The language faculty

Paul Pietroski*, Stephen Crain

*Corresponding author for this work

Research output: Chapter in Book/Report/Conference proceedingChapterpeer-review

10 Citations (Scopus)


The article illustrates that humans have a language faculty, a cognitive system that supports the acquisition and use of certain languages, with several core properties. The faculty is apparently governed by principles that are logically contingent, specific to human language, and innately determined. A naturally acquirable human language (Naturahl) is a finite-yet-unbounded language, with two further properties that include: its signals are overt sounds or signs, and it can be acquired by a biologically normal human child, given an ordinary course of human experience. Any biologically normal human child can acquire any Naturahl, given an ordinary course of experience with users of that language. An E-language is a set of signal-interpretation pairs, while an I-language is a procedure that pairs signals with interpretations. The I-languages that children acquire are biologically implementable, since they are actually implemented in human biology. A function has a unique value for each argument, but Naturahls admit the possibility of ambiguity. A domain general learning procedure might help children learn the environments in which negative polarity items (NPI) can appear but acquiring the constraint on where such expressions cannot appear is another matter. The language faculty makes it possible to acquire an Ilanguage that permits questions with a medial-wh, even if one does not encounter such questions.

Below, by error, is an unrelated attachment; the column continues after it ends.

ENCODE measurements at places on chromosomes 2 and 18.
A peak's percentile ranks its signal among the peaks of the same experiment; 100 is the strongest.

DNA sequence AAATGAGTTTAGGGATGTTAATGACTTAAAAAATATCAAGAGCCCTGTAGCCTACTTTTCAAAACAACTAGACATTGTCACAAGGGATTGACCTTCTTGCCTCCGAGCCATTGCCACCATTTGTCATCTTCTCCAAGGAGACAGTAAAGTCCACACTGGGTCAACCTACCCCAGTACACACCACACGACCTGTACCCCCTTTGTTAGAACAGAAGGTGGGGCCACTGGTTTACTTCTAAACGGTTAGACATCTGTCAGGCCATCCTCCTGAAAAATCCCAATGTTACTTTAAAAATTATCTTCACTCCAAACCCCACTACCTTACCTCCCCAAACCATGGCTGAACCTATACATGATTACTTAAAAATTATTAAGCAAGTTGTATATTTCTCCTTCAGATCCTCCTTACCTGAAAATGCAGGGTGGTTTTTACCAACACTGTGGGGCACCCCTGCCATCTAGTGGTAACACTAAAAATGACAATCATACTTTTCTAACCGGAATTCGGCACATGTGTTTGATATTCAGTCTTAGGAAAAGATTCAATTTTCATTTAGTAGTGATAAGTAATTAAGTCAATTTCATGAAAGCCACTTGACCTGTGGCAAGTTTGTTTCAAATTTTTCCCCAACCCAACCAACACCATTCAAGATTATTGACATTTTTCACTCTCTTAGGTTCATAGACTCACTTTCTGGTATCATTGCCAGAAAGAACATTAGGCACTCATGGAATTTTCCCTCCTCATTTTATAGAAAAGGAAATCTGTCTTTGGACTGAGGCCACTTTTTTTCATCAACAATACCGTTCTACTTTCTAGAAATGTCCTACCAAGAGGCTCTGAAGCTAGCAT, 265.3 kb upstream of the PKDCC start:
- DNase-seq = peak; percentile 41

Original languageEnglish
Title of host publicationThe Oxford handbook of philosophy of cognitive science
EditorsEric Margolis, Richard Ian Samuels, Stephen P. Stich
Place of PublicationNew York
PublisherOxford University Press
Number of pages21
ISBN (Electronic)9780199940967
ISBN (Print)9780195309799
Publication statusPublished - 2012


  • Cognitive system
  • E-language
  • I-language
  • Language faculty
  • Naturahls
  • Negative polarity items


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